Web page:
TTF-1 regulates α5 nicotinic acetylcholine receptor (nAChR) subunits in proximal and distal lung epithelium
Department of Physiology and Developmental Biology, Brigham Young University, Provo, UT 84602, USA
Respiratory Research 2010, 11:175 doi:10.1186/1465-9921-11-175Published: 9 December 2010
Nicotinic acetylcholine receptors (nAChRs) are ligand-gated ion channels comprised of five similar subunits that influence signal transduction and cell turnover. α5 is a structural subunit detected in many non-neuronal tissues; however, its function during pulmonary development is unknown.
α5 was assessed by immunohistochemistry and RT-PCR in mouse lungs from embryonic day (E)13.5 to post-natal day (PN)20. From E13.5 to E18.5, α5 expression was primarily observed in primitive airway epithelial cells while mesenchymal expression was faint and sporadic. α5 expression was detected throughout the proximal lung at PN1 and extensively expressed in the peripheral lung at PN4, an early stage of murine alveologenesis. An interesting shift occurred wherein α5 expression was almost undetectable in the proximal lung from PN4-PN10, but significant localization was again observed at PN20. Transcriptional control of α5 was determined by assessing the activity of reporters containing 2.0-kb and 850-bp of the mouse α5 promoter. Because perinatal expression of α5 was abundant in bronchiolar and alveolar epithelium, we assessed transcriptional control of α5 in Beas2B cells, a human bronchiolar epithelial cell line, and A-549 cells, an alveolar type II cell-like human epithelial cell line. Thyroid Transcription Factor-1 (TTF-1), a key transcription regulator of pulmonary morphogenesis, significantly increased α5 transcription by acting on both the 2.0-kb and 850-bp α5 promoters. Site-directed mutagenesis revealed that TTF-1 activated α5 transcription by binding specific TTF-1 response elements. Exogenous TTF-1 also significantly induced α5 transcription.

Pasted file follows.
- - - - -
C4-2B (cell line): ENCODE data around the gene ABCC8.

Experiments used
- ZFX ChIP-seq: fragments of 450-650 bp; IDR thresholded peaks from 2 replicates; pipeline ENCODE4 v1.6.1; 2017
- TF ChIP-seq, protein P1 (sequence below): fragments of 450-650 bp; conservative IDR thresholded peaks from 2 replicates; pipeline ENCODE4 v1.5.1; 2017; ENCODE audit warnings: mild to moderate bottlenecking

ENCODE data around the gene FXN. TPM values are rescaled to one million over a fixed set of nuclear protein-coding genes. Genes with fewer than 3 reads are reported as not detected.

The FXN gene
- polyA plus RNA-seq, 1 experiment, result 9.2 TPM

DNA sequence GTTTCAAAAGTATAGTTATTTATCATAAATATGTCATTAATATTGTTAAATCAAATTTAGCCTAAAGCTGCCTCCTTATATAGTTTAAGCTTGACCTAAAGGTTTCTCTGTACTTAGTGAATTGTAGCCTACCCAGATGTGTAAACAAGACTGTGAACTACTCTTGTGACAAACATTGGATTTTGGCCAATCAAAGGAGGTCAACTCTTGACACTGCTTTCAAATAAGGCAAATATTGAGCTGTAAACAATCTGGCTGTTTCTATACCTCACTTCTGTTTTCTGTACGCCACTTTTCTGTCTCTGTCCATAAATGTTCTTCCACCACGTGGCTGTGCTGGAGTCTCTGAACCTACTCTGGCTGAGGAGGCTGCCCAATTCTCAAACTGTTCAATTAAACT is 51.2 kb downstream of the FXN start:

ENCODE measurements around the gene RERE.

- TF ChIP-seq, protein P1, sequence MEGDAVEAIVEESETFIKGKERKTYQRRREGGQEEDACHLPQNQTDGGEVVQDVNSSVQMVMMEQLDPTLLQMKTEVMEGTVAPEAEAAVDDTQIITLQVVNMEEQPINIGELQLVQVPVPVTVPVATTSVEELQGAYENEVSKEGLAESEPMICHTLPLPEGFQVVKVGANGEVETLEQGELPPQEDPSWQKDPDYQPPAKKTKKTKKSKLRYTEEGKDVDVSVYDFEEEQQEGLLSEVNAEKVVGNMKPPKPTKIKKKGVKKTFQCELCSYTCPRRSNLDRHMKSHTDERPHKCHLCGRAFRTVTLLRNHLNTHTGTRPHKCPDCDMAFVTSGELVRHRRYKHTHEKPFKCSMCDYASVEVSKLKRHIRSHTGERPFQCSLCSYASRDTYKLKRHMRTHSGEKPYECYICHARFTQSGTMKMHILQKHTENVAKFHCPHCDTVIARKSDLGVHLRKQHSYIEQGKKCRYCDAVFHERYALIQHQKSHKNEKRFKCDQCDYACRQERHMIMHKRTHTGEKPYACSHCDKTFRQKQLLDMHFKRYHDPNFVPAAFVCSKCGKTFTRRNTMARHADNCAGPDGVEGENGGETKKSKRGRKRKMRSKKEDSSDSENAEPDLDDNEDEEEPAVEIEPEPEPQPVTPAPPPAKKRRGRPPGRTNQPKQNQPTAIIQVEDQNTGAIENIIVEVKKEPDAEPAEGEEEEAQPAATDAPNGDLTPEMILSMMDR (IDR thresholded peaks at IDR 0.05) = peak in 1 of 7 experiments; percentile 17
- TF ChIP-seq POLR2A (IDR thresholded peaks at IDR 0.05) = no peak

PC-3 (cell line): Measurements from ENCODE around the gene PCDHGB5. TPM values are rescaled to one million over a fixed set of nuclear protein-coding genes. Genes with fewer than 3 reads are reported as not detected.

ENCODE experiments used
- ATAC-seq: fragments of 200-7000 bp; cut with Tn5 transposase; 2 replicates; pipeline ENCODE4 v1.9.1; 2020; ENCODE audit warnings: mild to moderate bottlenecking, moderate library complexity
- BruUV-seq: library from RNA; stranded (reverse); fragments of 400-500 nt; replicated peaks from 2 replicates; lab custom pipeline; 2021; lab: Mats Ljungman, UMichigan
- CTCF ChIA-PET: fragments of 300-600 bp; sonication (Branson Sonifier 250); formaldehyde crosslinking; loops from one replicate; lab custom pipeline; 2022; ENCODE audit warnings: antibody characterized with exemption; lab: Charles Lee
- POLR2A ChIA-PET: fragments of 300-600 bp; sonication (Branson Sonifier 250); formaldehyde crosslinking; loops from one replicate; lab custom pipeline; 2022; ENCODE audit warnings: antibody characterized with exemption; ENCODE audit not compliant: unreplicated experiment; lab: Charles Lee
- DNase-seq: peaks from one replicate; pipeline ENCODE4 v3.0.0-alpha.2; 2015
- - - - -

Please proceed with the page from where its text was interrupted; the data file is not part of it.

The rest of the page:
These data demonstrate that α5 is specifically controlled in a temporal and spatial manner during pulmonary morphogenesis. Ongoing research may demonstrate that precise regulation of α5 is important during normal organogenesis and misexpression correlates with tobacco related lung disease.